Auto Review 126 Optare Album
by Tony Greaves
In this publication Tony Greaves looks at the history of Optare of Leeds, for whom he worked in a design capacity in its first decade. Optare arose in 1984 as the rebirth of an old-established and respected Leeds coachbuilding company, Charles H Roe. The story of Roe is told here, as an overture to the Optare years. Optare led a chequered existence with various changes of owner and successive management buyouts.
In 1990 Optare joined the short-lived United Bus Group, along with DAF and Bova. In 2000 Optare had a new owner, Hungary-based North American Bus Industries, but it returned to independence in a management buyout in 2005. In 2008 Optare was acquired by the company which also owned East Lancashire Coachbuilders, whose heritage is also described in these pages. In 2010-2011 a majority stake in the newly combined company was taken by leading international bus manufacturer Ashok Leyland of India, whose background is also described in this publication.
Tony Greaves, a life-long bus enthusiast and resident of Leeds, qualified as a graphic designer in 1971, (‘In those far-off days before the widespread use of computers, when the ability to draw was required’, he says). Tony then worked in graphic design in a freelance capacity from 1981 onwards. When Russell Richardson became managing director of the new Optare company, Tony contacted him to offer his services. This resulted in Tony Greaves supplying advertising material, designing company and vehicle logos, stationery, doing print, photography and (very unexpectedly) bus design for Optare. From 1985 to 1996 Tony was therefore in a unique position at Optare, working closely with Russell Richardson. Most of Tony’s photographs in these pages were intended for publicity purposes, some of them posed, or ‘action shots’ with the operator. Since ceasing his personal involvement with the company, Tony has watched more recent developments at Optare with close interest. ISBN 978-1-85482-125-9 £5.95
News update August 2016
Here is a little introduction to each of the new Auto Review titles just released:
Auto Review 123 Tiny Wheels by Rod Ward
What ‘microcars’ did we include in this publication? We could argue for hours about this, and many folk have done. Some people define a microcar by size, perhaps three metres (ten feet) in length. But that would include hundreds of ‘proper’ small cars, such as the original Mini and the Fiat 500. Others say the definition should be by engine size, perhaps setting the limit at 500cc. Again this would include the Fiat 500, as well as cars such as the original 325cc Citroën 2CV, not a ‘tiny’ car by any measure. Also not included, though regarded as microcars by some enthusiasts, are most of the early cyclecars, which were light in weight, with small engines, but did not necessarily have a small footprint. In those days it was not a priority to save space on the road, as there were fewer vehicles around. Many of the smallest cars and cyclecars produced by major manufacturers are described in other Auto Review publications, so we decided not to take up too much of our restricted space in these pages with them. So, what ‘microcars’ are included?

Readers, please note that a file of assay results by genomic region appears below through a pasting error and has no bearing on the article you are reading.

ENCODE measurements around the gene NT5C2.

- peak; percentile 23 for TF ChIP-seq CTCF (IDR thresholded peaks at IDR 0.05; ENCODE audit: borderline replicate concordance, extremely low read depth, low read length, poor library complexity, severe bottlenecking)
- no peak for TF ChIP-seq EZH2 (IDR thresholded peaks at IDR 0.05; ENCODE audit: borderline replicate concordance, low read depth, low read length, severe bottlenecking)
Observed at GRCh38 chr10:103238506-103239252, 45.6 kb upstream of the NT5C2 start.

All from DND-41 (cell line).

For a car to be included here, we have mostly accepted the designer’s intention; to make a tiny car which is still practical in normal use, ie the designer could have made a larger vehicle, but instead set himself the goal of making a tiny car. Sometimes such small cars were developed to cope with a straitened economy, such as in France under wartime German occupation. Also, after the Second World War in most countries (and much longer in Spain under the Franco regime) buyers could only afford very small, very cheap cars. Sometimes external economic constraints forced buyers to consider tiny cars, such as the various oil crises, which spawned the bubble cars and many other microcars.
Other tiny cars were produced to comply with government regulation, such as the Kei-cars in Japan, and other quadricycles in countries where very small engines required no driving licence.
In more recent years, congestion in cities has led to development of city cars with a small footprint.
Smallness is relative, however, Some compact American cars sold poorly, because they were perceived by buyers as being far too small. Certain of those US cars are described in this publication, though they would not be regarded as ‘microcars’ anywhere else in the world.